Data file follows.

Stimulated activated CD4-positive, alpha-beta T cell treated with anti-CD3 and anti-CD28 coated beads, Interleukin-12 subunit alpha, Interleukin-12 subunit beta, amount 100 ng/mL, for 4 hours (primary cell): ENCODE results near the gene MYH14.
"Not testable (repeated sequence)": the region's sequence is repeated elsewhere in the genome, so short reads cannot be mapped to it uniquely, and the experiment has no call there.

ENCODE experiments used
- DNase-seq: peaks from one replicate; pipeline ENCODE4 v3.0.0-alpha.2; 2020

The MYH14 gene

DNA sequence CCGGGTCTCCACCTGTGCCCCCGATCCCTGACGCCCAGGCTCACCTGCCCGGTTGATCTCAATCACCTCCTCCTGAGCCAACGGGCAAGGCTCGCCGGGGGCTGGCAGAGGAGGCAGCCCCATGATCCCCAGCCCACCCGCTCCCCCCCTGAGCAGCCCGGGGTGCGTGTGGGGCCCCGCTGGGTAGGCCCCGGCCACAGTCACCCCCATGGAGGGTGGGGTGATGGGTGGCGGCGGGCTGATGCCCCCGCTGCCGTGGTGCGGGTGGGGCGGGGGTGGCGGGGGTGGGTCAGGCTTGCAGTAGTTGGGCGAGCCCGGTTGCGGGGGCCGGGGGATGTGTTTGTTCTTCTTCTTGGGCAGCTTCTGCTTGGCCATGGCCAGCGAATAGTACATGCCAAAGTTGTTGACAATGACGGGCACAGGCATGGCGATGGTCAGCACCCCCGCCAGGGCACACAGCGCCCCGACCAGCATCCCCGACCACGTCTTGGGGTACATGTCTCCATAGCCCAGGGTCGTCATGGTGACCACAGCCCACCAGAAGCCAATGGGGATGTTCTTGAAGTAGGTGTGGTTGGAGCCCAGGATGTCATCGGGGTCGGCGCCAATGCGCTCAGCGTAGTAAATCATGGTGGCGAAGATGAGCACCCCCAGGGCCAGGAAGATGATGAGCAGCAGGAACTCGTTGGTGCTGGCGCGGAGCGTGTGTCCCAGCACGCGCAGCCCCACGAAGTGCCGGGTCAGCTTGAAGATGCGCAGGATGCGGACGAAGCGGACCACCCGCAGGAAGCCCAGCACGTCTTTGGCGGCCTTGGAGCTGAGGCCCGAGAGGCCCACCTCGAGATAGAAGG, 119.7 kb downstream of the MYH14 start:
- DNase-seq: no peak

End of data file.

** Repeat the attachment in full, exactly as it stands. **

Stimulated activated CD4-positive, alpha-beta T cell treated with anti-CD3 and anti-CD28 coated beads, Interleukin-12 subunit alpha, Interleukin-12 subunit beta, amount 100 ng/mL, for 4 hours (primary cell): ENCODE results near the gene MYH14.
"Not testable (repeated sequence)": the region's sequence is repeated elsewhere in the genome, so short reads cannot be mapped to it uniquely, and the experiment has no call there.

ENCODE experiments used
- DNase-seq: peaks from one replicate; pipeline ENCODE4 v3.0.0-alpha.2; 2020

The MYH14 gene

DNA sequence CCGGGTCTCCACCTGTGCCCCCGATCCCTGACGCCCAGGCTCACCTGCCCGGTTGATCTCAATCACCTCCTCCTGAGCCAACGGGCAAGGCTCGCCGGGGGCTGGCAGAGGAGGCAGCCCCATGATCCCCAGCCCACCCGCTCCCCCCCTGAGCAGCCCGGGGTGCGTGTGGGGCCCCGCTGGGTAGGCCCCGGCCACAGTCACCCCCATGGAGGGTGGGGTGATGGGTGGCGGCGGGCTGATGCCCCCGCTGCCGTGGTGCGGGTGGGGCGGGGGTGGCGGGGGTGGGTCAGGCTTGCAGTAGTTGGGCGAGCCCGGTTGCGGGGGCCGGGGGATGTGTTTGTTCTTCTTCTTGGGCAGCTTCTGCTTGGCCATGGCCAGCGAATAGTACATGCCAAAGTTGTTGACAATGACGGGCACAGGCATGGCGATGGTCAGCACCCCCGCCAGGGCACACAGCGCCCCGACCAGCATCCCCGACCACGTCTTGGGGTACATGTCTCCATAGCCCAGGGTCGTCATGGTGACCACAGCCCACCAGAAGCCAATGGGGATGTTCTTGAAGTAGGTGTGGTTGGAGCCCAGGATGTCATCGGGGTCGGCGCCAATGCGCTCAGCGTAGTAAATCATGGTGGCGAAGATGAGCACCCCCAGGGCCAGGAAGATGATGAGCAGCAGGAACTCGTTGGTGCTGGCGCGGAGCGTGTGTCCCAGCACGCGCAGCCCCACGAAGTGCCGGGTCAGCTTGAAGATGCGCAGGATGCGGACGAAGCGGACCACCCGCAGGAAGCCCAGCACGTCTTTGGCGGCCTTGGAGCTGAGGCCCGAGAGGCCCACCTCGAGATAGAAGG, 119.7 kb downstream of the MYH14 start:
- DNase-seq: no peak